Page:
TEACH! Seeks Certificates for Corps in Underserved Districts
The professional-development arm of Teach for America is pursuing contracts with several school systems that would give the group broad authority to recruit, select, and train local cadres of teachers.
Under the new TEACH! program, states with participating districts also would be asked to grant teaching certificates to candidates who pass two-year performance reviews but who do not necessarily hold degrees in education.
"If states like what we're assessing, then that would be a recommendation for permanent, or initial, certification," depending on state requirements, said Richard Barth, the president of the TEACH! arm of the corps. Over the past six months, Mr. Barth has been developing the portfolio-based assessments the group plans to test this year as part of its new initiative.
TFA is the brainchild of Wendy Kopp, a 1989 Princeton University graduate who, in her senior thesis, proposed the creation of a national teacher corps to serve urban and rural school districts. (See Education Week, Jan. 17, 1990, and July 31, 1991.)
The corps has been controversial in many education circles ever since it was created with foundation and corporate donations shortly after Ms. Kopp graduated.
The debate has centered on TFA's practice of tapping graduates of selective four-year colleges and universities who generally do not have education degrees. The recruits--who agree to teach at least two years in underserved districts--apply for emergency or alternative state licenses allowing them to teach while they take education courses.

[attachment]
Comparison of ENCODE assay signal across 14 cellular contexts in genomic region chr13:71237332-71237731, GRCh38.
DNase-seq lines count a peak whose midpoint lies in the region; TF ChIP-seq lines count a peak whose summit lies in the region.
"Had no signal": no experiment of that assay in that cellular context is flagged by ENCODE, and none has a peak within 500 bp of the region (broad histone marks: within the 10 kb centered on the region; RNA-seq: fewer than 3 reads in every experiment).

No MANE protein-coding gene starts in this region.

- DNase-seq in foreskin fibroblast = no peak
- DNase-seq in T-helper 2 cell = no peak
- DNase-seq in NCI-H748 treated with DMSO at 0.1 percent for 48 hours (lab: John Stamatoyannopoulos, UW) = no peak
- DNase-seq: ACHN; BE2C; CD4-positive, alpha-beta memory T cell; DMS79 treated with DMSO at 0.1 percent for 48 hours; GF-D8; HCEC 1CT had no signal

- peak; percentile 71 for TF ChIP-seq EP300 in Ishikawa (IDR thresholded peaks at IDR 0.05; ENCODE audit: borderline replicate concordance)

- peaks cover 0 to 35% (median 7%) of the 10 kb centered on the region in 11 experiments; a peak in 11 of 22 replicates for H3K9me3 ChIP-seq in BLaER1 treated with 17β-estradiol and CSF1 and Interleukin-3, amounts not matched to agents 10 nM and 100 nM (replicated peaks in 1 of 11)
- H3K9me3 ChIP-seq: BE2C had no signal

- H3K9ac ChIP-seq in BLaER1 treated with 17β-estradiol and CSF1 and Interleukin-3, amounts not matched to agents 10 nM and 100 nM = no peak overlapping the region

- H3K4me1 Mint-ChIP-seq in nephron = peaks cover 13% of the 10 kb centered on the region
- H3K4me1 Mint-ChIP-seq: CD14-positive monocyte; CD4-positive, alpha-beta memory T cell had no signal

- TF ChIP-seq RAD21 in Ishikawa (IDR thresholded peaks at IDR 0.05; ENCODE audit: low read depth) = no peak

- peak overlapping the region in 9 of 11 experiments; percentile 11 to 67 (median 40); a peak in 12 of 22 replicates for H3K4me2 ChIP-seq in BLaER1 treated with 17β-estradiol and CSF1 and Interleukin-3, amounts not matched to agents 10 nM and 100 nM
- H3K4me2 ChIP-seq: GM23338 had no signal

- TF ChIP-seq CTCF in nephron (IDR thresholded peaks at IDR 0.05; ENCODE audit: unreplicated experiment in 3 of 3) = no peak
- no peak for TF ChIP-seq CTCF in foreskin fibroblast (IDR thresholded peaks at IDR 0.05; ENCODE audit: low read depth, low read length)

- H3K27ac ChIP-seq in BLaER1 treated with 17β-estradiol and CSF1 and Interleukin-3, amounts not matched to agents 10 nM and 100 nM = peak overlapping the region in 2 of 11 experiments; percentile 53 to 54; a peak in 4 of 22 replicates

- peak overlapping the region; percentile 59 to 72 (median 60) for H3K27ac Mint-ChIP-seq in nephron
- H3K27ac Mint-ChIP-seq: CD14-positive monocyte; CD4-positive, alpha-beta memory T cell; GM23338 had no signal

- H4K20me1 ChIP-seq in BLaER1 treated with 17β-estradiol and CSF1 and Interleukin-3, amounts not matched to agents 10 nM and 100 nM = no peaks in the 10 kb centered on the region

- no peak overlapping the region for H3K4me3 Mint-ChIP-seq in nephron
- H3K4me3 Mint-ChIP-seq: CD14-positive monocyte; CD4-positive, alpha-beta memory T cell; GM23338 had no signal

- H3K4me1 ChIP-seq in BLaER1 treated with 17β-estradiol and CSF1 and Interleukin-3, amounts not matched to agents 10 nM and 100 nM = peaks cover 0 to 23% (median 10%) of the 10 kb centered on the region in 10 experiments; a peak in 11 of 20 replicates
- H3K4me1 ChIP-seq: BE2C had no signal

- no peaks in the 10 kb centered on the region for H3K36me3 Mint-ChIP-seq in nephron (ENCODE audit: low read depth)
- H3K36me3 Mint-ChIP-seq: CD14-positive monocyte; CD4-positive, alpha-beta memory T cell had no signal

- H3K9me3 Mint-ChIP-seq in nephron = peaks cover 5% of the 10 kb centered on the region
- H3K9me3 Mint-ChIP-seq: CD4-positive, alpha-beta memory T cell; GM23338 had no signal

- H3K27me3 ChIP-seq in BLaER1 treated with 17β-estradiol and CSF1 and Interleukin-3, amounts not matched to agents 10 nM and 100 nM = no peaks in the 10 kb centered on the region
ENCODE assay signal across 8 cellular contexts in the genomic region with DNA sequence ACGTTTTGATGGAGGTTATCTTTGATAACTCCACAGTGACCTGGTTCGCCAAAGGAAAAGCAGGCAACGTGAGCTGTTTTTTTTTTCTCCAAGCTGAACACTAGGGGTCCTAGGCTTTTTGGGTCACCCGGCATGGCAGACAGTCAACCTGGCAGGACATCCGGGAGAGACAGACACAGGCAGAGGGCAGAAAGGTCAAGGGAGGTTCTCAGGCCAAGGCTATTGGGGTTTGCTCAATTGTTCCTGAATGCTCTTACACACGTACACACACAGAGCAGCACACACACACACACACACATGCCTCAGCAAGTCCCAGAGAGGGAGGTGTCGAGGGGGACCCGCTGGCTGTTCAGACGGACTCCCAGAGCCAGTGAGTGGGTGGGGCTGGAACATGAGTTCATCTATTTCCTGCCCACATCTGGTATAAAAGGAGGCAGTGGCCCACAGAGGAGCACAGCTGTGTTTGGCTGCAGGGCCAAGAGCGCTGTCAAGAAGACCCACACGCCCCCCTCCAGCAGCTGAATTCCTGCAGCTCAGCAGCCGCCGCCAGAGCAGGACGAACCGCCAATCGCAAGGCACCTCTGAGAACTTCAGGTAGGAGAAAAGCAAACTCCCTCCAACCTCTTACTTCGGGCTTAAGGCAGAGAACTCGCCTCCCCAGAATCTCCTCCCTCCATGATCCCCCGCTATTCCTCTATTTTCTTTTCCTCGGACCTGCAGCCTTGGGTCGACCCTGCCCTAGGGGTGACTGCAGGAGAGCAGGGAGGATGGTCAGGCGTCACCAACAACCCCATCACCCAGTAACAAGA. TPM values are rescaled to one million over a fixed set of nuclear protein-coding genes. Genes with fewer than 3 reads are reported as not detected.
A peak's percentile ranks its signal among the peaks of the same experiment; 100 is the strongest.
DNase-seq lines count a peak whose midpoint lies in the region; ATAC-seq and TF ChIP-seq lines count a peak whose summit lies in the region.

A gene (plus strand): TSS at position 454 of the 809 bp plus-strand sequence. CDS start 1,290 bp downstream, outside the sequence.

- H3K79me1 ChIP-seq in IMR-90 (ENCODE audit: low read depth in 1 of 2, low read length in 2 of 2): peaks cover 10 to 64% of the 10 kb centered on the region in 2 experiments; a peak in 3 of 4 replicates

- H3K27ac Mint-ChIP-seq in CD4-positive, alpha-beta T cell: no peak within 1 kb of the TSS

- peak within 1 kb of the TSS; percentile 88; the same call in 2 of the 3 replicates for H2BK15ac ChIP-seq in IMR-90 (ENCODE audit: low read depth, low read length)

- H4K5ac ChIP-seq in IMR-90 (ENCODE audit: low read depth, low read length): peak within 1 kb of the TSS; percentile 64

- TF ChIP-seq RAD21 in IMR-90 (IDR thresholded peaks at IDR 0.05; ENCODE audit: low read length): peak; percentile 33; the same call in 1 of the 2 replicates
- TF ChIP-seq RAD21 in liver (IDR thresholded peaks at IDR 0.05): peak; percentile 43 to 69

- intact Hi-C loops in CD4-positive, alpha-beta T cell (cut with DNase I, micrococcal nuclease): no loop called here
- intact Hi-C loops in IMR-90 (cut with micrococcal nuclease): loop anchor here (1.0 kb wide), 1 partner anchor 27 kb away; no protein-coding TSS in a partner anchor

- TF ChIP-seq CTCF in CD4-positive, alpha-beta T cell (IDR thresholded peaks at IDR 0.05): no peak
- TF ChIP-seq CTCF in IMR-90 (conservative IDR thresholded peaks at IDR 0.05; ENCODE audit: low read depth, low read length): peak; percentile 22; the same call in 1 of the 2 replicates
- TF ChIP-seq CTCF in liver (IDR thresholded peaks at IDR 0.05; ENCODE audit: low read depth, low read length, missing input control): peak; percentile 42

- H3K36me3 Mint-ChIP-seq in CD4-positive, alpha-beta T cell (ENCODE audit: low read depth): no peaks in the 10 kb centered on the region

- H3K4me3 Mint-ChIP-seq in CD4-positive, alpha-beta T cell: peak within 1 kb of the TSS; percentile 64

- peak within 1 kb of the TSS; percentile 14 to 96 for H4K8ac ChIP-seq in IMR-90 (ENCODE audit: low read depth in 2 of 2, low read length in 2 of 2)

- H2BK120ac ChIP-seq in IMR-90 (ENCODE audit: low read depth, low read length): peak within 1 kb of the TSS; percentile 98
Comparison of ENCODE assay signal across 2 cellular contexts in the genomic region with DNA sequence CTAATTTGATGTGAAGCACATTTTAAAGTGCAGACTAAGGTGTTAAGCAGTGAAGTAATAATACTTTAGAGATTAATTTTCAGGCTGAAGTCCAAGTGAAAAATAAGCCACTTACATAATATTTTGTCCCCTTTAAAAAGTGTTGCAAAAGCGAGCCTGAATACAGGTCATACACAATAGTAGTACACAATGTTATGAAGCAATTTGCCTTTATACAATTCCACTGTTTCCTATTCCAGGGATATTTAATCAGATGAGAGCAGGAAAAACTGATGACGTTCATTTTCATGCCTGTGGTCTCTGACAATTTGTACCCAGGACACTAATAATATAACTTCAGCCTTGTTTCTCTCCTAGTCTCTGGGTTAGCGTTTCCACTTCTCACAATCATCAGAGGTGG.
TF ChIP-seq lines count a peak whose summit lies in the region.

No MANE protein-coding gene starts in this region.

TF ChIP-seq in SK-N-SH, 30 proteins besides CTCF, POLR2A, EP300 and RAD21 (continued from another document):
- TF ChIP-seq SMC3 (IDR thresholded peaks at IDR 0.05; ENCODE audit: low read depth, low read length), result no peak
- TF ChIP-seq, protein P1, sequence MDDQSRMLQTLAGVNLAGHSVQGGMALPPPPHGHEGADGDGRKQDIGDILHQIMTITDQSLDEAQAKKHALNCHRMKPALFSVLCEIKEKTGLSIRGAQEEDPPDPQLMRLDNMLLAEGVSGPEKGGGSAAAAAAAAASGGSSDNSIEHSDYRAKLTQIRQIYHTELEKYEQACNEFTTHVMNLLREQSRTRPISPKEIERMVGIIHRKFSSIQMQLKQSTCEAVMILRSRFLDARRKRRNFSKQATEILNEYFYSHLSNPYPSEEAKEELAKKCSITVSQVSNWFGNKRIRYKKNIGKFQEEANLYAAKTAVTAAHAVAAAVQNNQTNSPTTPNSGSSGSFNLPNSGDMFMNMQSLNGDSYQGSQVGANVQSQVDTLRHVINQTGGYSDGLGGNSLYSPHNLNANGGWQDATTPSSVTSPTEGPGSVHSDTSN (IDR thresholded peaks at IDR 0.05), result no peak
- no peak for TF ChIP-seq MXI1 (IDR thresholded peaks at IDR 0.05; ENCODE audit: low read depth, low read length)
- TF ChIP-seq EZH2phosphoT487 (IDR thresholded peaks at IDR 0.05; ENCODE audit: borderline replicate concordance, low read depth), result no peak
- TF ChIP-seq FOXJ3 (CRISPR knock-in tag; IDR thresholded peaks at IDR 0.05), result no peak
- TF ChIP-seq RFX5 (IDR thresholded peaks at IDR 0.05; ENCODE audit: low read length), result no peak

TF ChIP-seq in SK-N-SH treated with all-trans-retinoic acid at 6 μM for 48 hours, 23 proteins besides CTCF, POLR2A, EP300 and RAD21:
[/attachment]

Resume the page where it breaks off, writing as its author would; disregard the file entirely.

The new TEACH! project aims to test Ms. Kopp's theory that teachers learn through experience and ongoing professional development.
This year's 550-member class of recruits will be the first to complete the updated "professional residency" plan under TEACH! The program is made up of TFA's summer institute, induction, and ongoing professional development.
TFA, which modeled its performance-based teaching standards after standards developed by the National Association of State Directors of Teacher Education and Certification, is also closely following the assessments being piloted this year by the National Board for Professional Teaching Standards. The board has designed a voluntary national system to certify expert teachers.
TFA's new program has received grants totaling $250,000 from the Sega Youth Education and Health Foundation Charitable Trust, the Challenge Foundation, and the Rockwell International Corporation Trust, among others. Several other large foundations are also prepared to put substantial money behind the project, according to one education official who has charted TFA's progress.
TEACH! has signed on several influential educators to its board, including Al Shanker, the president of the American Federation of Teachers, and John Anderson, the president of the New American Schools Development Corporation.
But opposition to the group's plan may be forming among teacher-educators.
The executive board of the National Council for the Accreditation of Teacher Education, for example, passed a resolution last fall asking states to "enforce rigorous licensing standards for those who attain the title of teacher." The measure was in part a reaction to TFA's new proposals, said Donna Golnick, the vice president of NCATE, an outspoken critic of the corps' training programs.
But TEACH! has sealed its first agreement under the new initiative, with a university taking a leading role in the arrangement.
The North Carolina state board of education last fall approved a three-year pilot program involving East Carolina University in Greenville and the state's TFA corps.
Under the agreement--now under way--the university will recommend
new corps members to the state for certification after their second
year of teaching, said Parmelee Hawk, the director of teacher education